**Edit:** The below answer addresses a separate question than that in the updated question. @WillieWong's comments above are most relevant to the question when the function depends on the difference $\mathbf{u}-\mathbf{v}$ instead of the distance.

'The function depends only on the distance between the two vectors, and their dot product.'

In other words the function can be taken to only be a function of the dot product, or distance (since $\|x-y\|^2=2-2\langle x,y \rangle$, for $x,y$ on the sphere).

One can expand the function $f$ into its Gegenbauer expansion $f(\langle x,y \rangle)=\sum\limits_{k=0}^{\infty} a_k C_{k}(\langle x,y \rangle)$ where $C_{k}(t)$ are Gegenbauer polynomials. Assuming the convergence is good enough to allow exchanging the sum and integral, the addition formula gives $$\int_{\mathbb{S}^{d-1}}\int_{\mathbb{S}^{d-1}} \sum\limits_{k=0}^{\infty} a_k C_{k}(\langle x,y \rangle) dx dy=\sum\limits_{k=0}^{\infty}\sum\limits_{m=1}^{\dim V_k}a_k b_k \left(\int_{\mathbb{S}^{d-1}} Y_{m,k}(x)dx \right)^2,$$

where spherical harmonics are denoted $Y_{m,k}$, $V_k$ is the finite-dimensional space of spherical harmonics of degree $k$, and $b_k$ are constants (which depend on how one normalizes the spherical harmonics $Y_{m,k}$). This reduces the double integral to a sum of integrals. It is not clear if $dx$ denotes the surface measure on the sphere. If so, then all terms with $k\geq 1$ are zero, meaning the integral is just the constant term in the Gegenbauer expansion of $f$.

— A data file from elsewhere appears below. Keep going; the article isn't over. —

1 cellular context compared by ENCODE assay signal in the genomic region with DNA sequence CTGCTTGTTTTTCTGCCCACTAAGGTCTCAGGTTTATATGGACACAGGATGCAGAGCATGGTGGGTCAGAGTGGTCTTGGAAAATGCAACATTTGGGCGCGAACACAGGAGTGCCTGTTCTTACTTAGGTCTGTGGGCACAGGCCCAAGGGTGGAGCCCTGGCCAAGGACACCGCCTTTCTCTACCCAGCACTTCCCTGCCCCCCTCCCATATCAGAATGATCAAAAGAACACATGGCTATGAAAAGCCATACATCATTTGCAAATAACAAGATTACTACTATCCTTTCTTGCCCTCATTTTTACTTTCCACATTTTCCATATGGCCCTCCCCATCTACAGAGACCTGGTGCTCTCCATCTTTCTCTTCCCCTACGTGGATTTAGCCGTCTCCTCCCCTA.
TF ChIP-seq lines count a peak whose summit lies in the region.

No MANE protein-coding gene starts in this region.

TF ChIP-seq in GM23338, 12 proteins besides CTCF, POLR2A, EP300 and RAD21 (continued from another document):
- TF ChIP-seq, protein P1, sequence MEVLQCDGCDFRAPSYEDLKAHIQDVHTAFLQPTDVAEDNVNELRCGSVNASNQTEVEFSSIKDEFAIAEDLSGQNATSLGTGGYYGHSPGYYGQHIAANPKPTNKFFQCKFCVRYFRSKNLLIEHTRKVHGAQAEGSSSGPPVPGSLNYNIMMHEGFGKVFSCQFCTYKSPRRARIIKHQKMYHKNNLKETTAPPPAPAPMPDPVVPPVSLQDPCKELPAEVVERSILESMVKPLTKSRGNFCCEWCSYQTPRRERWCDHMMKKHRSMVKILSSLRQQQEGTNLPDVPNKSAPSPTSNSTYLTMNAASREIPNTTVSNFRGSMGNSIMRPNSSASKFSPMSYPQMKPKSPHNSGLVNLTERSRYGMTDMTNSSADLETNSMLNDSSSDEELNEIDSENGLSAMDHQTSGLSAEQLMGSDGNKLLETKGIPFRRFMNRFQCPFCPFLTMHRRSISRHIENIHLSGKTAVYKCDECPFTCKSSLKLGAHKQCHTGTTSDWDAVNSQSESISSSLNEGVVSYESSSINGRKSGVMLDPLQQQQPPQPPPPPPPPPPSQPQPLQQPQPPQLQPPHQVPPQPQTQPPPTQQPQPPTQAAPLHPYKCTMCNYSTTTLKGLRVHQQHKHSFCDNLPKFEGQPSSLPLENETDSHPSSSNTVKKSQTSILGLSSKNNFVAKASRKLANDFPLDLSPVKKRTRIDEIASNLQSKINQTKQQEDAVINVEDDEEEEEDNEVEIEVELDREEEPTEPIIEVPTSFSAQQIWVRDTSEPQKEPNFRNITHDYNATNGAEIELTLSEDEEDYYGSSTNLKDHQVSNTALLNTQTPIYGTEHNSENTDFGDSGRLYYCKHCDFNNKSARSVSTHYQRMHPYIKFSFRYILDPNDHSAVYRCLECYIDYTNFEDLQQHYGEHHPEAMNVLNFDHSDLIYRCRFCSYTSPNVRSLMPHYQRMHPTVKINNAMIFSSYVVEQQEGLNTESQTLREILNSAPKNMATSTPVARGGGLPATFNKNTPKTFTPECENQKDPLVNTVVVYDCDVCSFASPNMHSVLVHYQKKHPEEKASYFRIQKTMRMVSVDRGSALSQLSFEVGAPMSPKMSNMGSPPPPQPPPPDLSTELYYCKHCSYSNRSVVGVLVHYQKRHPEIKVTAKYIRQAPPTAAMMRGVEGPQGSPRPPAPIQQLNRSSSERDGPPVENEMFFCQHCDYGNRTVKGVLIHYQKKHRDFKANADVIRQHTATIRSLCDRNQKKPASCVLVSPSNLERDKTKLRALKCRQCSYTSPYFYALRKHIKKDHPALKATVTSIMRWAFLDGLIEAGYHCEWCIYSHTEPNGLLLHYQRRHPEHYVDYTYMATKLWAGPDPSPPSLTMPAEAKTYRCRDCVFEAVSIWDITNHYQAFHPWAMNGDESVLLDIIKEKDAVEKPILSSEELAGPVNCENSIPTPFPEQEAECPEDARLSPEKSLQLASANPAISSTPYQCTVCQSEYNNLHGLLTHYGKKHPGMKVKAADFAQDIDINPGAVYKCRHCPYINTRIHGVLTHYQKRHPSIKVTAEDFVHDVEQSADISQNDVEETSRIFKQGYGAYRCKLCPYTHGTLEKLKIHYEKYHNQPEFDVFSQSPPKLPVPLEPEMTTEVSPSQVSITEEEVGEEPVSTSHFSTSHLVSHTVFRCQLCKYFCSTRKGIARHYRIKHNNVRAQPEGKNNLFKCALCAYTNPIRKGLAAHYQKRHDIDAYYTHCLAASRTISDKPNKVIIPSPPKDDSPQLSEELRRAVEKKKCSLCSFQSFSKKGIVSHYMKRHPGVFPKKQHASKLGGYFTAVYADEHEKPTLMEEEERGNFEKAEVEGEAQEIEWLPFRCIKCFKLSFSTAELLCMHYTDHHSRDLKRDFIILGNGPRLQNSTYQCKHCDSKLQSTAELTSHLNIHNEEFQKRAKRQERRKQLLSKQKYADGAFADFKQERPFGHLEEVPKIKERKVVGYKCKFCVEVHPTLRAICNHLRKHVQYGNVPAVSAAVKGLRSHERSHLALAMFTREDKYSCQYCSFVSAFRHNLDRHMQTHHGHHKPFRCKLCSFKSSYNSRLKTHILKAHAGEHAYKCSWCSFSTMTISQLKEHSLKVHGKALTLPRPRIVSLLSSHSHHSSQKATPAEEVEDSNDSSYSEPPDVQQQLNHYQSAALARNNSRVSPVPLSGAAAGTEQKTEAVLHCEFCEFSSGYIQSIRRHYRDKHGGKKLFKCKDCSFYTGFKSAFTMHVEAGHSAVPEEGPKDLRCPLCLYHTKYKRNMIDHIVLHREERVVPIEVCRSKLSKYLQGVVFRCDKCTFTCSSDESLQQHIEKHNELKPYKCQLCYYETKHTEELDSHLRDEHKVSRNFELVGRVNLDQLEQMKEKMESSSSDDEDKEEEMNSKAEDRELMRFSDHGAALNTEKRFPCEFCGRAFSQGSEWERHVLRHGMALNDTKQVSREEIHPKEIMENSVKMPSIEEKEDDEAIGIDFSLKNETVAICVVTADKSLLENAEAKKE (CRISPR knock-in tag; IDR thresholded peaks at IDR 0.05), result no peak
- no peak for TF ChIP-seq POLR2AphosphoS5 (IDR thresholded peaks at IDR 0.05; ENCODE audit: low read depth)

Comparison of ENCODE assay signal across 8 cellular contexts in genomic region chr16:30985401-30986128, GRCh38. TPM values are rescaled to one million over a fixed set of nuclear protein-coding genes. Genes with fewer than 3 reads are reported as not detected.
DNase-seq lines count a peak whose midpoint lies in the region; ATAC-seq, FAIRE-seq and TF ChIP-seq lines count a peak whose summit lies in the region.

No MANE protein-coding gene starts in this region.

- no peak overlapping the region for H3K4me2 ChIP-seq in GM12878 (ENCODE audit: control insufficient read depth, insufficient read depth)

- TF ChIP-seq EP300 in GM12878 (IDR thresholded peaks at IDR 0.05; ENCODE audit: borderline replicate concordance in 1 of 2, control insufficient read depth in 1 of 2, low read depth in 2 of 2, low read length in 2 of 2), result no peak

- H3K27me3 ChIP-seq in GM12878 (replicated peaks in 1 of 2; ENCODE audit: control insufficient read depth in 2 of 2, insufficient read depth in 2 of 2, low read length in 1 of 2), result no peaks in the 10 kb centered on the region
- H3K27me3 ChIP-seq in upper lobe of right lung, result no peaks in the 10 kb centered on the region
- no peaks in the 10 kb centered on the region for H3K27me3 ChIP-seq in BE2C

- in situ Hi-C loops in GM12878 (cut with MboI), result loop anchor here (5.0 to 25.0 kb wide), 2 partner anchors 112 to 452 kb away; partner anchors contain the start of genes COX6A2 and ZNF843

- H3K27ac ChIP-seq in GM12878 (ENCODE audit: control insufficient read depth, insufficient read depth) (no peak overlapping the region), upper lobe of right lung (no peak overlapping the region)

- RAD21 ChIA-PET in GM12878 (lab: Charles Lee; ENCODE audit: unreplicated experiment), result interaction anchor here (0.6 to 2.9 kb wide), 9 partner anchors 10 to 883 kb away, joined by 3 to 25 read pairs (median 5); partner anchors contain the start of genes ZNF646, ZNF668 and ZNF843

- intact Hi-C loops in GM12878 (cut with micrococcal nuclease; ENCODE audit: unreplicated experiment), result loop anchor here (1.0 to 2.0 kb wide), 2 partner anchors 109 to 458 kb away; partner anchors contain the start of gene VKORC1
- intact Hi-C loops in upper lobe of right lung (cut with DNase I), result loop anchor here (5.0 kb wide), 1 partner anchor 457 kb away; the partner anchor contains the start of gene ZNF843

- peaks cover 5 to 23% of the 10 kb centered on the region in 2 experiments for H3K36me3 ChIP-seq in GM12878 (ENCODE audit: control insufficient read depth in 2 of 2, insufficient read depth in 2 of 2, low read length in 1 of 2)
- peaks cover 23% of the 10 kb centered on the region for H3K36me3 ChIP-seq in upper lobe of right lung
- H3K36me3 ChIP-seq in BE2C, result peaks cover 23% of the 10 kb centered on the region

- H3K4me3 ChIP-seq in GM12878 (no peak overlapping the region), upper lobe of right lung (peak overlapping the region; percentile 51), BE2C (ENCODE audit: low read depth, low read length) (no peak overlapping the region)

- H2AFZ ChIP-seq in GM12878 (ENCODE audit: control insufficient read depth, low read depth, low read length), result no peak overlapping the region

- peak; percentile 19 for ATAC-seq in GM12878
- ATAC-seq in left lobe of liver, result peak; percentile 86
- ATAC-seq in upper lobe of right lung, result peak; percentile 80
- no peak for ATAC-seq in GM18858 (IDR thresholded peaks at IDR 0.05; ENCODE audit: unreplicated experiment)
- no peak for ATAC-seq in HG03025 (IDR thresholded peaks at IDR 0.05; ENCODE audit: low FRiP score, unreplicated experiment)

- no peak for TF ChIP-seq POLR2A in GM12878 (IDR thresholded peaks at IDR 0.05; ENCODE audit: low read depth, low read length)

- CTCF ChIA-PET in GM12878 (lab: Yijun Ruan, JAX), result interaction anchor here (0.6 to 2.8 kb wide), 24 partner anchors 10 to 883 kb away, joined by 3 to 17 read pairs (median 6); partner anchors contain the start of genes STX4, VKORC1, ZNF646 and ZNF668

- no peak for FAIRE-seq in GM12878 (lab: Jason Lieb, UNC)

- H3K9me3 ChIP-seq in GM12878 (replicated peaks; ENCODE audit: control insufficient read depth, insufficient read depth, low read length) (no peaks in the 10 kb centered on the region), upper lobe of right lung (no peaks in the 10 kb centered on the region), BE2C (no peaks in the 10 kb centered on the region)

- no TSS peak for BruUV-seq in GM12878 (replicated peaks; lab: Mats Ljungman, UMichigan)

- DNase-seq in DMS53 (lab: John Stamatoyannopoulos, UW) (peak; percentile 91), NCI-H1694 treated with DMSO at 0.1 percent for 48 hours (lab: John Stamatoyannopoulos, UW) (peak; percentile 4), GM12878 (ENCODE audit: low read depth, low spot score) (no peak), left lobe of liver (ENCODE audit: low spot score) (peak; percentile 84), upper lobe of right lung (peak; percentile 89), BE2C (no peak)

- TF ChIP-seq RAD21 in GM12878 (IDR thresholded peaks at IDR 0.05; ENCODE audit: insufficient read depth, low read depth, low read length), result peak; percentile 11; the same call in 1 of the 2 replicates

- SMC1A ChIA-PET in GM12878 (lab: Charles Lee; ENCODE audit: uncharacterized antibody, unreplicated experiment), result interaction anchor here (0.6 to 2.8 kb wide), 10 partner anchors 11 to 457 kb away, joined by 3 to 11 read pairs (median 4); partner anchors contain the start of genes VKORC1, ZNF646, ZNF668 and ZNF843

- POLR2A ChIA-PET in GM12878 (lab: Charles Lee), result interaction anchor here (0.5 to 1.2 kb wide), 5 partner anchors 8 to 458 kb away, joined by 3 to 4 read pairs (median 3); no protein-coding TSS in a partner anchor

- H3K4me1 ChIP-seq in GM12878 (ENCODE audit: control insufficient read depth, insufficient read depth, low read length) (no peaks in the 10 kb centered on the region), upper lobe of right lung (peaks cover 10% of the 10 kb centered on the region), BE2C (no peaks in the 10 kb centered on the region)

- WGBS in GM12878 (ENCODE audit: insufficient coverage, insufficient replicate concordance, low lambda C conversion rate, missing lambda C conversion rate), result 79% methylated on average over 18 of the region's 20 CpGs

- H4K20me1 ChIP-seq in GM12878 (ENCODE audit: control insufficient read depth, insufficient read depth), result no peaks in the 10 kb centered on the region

difference$\mathbf{u}-\mathbf{v}$, and not just theirdistance$|\mathbf{u} - \mathbf{v}|$, can you clarify? $\endgroup$ – Willie Wong Nov 18 '19 at 15:02anda unit vector $\omega \perp (\mathbf{u}-\mathbf{v}$, you can solve for $$ \mathbf{u} = \sqrt{1 - |\mathbf{u}-\mathbf{v}|^2 / 4} \omega + \frac12 (\mathbf{u}-\mathbf{v}) $$ and similarly $\mathbf{v}$. So you can reparametrize the the product of the two unit spheres (a $2(D-1)$ dimensional manifold) by the product of the... $\endgroup$ – Willie Wong Nov 18 '19 at 17:27